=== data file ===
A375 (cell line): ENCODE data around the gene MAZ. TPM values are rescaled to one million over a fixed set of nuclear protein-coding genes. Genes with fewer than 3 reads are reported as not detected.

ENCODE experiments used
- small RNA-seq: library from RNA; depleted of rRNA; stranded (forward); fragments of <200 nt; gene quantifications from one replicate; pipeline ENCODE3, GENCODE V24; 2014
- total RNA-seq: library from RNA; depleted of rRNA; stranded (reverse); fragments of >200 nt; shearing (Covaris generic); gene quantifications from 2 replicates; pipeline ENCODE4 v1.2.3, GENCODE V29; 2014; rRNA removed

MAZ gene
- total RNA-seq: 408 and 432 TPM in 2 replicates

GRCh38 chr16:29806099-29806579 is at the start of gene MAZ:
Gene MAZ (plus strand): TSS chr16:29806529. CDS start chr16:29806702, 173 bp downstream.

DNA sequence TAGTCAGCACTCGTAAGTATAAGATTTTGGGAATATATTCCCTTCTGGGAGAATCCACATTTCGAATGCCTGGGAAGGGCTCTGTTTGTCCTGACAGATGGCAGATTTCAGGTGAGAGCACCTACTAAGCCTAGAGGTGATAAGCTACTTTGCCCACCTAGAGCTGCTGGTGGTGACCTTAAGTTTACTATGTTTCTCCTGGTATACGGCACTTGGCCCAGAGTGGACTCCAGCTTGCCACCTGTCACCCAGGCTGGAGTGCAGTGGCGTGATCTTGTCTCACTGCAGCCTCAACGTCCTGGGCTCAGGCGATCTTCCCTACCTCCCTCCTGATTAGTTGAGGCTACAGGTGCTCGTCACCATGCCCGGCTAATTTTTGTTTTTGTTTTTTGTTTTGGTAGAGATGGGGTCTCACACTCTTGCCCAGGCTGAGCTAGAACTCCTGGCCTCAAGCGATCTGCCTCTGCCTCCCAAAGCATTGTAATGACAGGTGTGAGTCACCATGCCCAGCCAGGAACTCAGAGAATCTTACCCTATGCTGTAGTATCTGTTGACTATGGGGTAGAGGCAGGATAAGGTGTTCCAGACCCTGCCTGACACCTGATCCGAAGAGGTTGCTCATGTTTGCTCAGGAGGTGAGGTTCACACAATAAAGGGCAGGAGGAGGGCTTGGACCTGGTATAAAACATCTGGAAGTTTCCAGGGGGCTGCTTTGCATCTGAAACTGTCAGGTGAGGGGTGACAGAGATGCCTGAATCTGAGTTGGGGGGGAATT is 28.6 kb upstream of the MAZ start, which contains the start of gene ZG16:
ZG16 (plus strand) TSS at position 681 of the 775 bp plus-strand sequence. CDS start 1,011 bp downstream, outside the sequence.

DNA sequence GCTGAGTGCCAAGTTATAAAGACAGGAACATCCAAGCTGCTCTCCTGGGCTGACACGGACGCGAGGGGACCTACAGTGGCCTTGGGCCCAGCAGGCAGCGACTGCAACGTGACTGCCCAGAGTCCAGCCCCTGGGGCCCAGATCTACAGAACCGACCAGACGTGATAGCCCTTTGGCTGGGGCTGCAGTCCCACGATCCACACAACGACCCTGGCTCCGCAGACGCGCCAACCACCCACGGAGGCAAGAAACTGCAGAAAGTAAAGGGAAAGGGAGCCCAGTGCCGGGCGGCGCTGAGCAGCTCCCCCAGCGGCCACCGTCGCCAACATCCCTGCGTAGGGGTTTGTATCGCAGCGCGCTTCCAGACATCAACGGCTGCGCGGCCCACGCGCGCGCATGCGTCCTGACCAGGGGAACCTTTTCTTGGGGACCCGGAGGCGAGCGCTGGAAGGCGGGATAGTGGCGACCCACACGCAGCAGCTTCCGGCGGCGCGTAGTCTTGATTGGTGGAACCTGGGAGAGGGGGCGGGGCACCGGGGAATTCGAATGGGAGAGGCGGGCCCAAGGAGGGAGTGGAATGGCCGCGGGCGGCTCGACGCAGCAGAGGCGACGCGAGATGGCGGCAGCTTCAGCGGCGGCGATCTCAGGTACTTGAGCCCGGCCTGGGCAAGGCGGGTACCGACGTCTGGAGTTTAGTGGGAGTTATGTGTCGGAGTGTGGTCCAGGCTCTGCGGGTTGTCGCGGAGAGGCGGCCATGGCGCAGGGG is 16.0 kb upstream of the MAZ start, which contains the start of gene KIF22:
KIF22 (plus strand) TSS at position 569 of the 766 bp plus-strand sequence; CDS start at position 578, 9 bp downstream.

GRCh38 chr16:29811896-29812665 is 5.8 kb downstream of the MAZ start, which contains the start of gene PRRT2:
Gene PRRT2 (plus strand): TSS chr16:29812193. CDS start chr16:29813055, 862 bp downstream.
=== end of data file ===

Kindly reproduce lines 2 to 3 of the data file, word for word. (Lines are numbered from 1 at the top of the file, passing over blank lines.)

ENCODE experiments used
- small RNA-seq: library from RNA; depleted of rRNA; stranded (forward); fragments of <200 nt; gene quantifications from one replicate; pipeline ENCODE3, GENCODE V24; 2014